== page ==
After a trip to Japan, these two kids were eager to know more about the dog Hachiko but as per the wholesome clip, they weren't ready for the truth.
Many of us have seen the 2009 film "Hachi: A Dog's Tale," which starred actor Richard Gere alongside an adorable Japanese Akita dog. The emotional tearjerker of a film was actually based on the real-life story of a dog named Hachiko, whose loyalty towards his owner inspired the plot of the film. But little kids are probably not aware of the reality as much as adult cinephiles are. So, when Jeraldine Blackman, who goes by @theblackmanfamilyofficial on Instagram, decided to let her young son and daughter watch the film, she was in for a surprise.
In July, the mother of two shared an interesting video on her Instagram page, where she regularly shares updates about her family and fun time with her toddlers. The mom recalls a family trip she took to Japan with her husband and two kids. The overlay text on the video read: "POV: Kids have big feelings too." The caption of the video further read: "I was in awe how Nimo and Jette were so moved by this movie! I didn’t expect a big reaction from them! If you haven’t watched this movie yet, go watch it. It’s so beautiful."
"Do you guys remember when we took our kids to Japan? We were casually walking at this very famous Shibuya crossing when we suddenly came across the statue of Hachiko. Nimo and Jette were very curious," Blackman narrated. She continued telling her viewers how her son and daughter kept questioning their mom about the Hachiko statue. "I was telling them that 'when we go back home, I promise you to show the movie called Hachiko,'" she said in the video.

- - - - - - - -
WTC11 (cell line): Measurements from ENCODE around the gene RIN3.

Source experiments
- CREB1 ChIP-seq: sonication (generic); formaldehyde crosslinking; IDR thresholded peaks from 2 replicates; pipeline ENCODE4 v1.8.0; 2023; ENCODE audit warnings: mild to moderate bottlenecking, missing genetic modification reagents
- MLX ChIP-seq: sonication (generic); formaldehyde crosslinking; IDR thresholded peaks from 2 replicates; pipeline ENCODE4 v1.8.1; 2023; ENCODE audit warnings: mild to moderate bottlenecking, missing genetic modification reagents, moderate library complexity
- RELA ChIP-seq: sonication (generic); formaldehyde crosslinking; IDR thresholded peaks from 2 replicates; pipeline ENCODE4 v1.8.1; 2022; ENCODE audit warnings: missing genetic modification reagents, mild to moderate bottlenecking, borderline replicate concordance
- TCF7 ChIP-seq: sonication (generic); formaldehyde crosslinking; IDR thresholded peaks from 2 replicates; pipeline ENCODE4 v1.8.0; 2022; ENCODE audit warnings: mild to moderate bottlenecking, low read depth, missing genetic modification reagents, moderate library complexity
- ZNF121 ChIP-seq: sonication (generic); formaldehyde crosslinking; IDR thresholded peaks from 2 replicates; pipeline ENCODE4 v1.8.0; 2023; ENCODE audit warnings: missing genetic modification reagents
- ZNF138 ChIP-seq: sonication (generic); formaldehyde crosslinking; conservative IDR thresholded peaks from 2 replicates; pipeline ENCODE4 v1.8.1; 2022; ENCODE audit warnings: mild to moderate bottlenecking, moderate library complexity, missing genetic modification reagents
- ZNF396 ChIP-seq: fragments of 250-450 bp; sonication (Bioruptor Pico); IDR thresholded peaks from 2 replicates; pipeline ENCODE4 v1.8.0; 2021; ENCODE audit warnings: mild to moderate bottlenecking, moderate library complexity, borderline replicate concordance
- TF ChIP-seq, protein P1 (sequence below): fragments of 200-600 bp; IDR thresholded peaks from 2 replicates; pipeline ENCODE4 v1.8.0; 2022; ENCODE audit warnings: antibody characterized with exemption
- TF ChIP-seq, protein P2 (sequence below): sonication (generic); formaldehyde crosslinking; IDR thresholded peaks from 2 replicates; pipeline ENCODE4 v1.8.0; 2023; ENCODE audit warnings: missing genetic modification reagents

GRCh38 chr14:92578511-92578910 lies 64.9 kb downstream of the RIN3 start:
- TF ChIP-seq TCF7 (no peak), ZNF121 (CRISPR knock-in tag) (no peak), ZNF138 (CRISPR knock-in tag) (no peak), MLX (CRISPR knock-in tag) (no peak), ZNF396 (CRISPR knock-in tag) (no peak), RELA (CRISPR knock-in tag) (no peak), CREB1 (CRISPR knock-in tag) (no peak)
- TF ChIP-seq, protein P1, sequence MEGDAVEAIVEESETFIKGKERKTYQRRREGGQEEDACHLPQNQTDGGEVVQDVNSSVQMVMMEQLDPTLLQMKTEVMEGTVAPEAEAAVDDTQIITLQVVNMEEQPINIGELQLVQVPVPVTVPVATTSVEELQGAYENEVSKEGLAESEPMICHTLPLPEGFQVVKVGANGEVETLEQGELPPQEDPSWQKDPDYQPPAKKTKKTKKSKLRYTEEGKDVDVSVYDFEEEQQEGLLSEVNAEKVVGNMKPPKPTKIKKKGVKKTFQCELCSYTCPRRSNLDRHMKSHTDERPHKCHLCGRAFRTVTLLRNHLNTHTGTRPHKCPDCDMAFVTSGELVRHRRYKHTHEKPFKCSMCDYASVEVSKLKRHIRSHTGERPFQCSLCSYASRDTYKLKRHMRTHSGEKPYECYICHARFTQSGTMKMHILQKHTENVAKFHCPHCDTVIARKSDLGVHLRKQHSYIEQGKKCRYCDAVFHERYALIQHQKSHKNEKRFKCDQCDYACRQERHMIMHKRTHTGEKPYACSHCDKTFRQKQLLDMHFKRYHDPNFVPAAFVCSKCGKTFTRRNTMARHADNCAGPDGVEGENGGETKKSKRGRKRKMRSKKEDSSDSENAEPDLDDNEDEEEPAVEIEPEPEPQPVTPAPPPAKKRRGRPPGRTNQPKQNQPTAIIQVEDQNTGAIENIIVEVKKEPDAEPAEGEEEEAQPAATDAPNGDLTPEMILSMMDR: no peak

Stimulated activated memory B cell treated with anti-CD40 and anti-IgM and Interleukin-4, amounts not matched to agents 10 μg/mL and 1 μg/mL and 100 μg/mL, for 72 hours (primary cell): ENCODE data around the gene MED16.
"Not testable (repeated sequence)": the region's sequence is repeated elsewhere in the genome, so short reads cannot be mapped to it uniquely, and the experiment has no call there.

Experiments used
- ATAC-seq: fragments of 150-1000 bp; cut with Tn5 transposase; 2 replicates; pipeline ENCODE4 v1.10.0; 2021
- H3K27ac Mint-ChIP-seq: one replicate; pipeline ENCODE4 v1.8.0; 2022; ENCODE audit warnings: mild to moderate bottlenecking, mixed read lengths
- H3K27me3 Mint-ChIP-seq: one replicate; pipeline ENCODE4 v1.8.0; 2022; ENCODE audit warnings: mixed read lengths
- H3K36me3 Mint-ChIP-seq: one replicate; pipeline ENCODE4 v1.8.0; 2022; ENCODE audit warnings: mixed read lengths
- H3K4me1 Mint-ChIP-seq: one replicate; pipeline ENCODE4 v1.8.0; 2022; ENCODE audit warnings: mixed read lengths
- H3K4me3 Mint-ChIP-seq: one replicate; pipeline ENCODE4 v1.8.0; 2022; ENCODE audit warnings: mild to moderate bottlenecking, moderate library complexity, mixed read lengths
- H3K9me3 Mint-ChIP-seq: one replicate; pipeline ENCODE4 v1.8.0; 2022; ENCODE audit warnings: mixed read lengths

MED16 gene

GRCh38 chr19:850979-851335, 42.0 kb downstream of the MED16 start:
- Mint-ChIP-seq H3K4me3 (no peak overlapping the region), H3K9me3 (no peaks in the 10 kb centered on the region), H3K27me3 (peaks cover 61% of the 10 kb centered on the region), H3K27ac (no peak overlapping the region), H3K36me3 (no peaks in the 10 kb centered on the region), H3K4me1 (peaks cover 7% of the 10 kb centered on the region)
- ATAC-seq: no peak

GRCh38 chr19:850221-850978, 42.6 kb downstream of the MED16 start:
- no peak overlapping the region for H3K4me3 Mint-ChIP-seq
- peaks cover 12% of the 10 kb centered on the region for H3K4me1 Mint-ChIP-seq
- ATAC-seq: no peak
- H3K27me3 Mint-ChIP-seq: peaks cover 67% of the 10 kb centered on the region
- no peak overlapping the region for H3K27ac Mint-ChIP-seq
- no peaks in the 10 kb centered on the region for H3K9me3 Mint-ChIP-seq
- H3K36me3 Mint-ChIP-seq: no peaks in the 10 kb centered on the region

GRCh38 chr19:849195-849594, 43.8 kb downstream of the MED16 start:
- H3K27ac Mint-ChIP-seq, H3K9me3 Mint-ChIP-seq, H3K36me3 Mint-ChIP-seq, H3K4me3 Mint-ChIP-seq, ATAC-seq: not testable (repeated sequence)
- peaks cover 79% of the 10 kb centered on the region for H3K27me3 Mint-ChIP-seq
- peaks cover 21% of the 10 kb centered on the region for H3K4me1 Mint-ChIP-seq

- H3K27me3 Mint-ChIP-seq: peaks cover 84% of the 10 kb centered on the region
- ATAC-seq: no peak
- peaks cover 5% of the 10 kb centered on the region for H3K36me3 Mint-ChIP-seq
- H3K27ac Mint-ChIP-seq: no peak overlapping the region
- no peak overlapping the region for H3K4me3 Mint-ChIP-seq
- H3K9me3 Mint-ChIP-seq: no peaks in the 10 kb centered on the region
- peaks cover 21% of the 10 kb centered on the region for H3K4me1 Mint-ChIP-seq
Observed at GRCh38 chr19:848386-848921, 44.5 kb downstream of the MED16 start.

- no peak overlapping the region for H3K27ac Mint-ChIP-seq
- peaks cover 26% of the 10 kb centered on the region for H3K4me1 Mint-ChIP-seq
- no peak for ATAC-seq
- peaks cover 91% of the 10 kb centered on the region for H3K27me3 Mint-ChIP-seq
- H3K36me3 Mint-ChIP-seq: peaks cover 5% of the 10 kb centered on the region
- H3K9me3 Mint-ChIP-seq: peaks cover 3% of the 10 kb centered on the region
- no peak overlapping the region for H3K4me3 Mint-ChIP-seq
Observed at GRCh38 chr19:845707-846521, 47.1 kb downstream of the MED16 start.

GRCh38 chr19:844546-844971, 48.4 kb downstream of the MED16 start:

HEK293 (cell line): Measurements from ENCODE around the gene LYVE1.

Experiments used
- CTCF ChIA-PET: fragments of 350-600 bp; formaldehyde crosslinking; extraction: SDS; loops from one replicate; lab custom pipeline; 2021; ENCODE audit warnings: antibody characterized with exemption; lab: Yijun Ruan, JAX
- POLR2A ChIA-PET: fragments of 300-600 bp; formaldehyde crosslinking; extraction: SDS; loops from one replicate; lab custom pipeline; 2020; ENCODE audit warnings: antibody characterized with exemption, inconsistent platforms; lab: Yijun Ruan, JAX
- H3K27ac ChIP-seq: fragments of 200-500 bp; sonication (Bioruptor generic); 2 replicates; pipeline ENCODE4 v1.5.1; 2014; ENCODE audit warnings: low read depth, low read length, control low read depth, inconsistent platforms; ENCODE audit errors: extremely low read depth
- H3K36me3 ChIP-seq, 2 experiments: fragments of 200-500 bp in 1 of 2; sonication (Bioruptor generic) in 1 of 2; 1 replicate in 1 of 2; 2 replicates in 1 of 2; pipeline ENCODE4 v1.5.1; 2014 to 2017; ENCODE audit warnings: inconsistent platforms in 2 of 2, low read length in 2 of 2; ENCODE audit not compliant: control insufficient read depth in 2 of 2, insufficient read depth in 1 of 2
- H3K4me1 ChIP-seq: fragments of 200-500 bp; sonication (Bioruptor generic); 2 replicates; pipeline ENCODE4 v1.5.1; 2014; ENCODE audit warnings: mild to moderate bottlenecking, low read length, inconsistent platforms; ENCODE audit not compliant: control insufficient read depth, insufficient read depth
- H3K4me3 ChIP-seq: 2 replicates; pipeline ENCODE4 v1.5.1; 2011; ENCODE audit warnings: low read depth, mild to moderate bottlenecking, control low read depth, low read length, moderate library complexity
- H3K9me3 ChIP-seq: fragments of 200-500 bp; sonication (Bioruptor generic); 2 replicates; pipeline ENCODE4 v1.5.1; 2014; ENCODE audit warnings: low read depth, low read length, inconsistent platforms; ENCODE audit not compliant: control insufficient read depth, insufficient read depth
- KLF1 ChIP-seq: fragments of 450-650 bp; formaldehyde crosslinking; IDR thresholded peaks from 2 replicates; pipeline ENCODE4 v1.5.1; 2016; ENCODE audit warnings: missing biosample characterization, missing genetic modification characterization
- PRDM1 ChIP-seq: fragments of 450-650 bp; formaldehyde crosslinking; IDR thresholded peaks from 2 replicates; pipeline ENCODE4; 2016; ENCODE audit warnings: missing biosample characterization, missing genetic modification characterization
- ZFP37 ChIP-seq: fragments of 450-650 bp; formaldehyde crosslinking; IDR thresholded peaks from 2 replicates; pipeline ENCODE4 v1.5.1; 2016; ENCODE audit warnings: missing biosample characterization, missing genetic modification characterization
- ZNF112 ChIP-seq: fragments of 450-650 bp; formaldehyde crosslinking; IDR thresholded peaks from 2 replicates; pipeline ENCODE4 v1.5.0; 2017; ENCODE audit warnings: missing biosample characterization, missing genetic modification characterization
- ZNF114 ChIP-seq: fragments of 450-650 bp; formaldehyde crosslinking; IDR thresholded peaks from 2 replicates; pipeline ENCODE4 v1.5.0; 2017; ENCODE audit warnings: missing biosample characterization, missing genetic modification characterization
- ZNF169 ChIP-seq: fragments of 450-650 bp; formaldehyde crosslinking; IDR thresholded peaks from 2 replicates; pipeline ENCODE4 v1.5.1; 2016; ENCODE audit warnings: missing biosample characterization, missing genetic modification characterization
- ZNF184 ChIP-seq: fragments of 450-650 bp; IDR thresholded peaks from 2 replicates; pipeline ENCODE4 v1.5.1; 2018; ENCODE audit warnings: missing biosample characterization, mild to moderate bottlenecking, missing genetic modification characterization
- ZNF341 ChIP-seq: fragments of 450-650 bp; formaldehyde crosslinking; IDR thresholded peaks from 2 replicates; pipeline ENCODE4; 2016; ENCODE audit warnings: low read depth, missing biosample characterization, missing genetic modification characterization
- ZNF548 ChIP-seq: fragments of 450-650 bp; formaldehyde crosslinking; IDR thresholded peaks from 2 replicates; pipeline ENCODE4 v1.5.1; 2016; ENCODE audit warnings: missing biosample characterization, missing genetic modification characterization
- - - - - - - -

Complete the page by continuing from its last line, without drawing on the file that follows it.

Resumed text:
The clip transitioned over to a shot of her son and daughter in the living room, watching the said 2009 film on the television. Jette, the young girl, is first seen breaking down in tears as her mom calls her and tells her that it's okay. But Jette continues to sob as she approaches her mom. Next up, we see Nimo wrapped up in a cozy oversized hoodie and sobbing at the scenes playing on the television as Blackman wipes his tears.
"No, this is hard," the young boy admits as he continues to cry. Jette follows up with an innocent question about the film, wondering if Hachiko turned into a statue while waiting for his master. Blackman tries to calm them down but informs them that "it's okay because Hachi is in the dog heaven now." She gives her kids a warm hug but their sobbing spree doesn't stop there. It seems the film left a deep impact on these kids which they will never forget.
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@she_vaanee said: "I cried seeing them crying." @emmiedustie commented: "I watched it 3 times, the first time I started crying when baby Hachiko first appeared, the second time I started crying at the very beginning of the movie, the third time, I started crying before I even put the DVD into the player." @always_main_character added: "This video shows how important it is to make our kids emotionally woke and intelligent. This video is pure love. These little humans feel human emotions in the purest form."
According to The Economic Times, the most loyal dog would have turned 100 years old in 2023. Hachiko's faithfulness and heart-touching legacy have been celebrated all over the world in the form of stories, books, dramas and films. The Japanese people even erected Hachiko's stature outside the Shibuya railway station in Tokyo in 1934 and had it redone in 1948. The statue still stands in the same spot where the pooch once used to wait for his master to return. In 1931, the Japanese government declared the Akita breed of dogs a national icon too.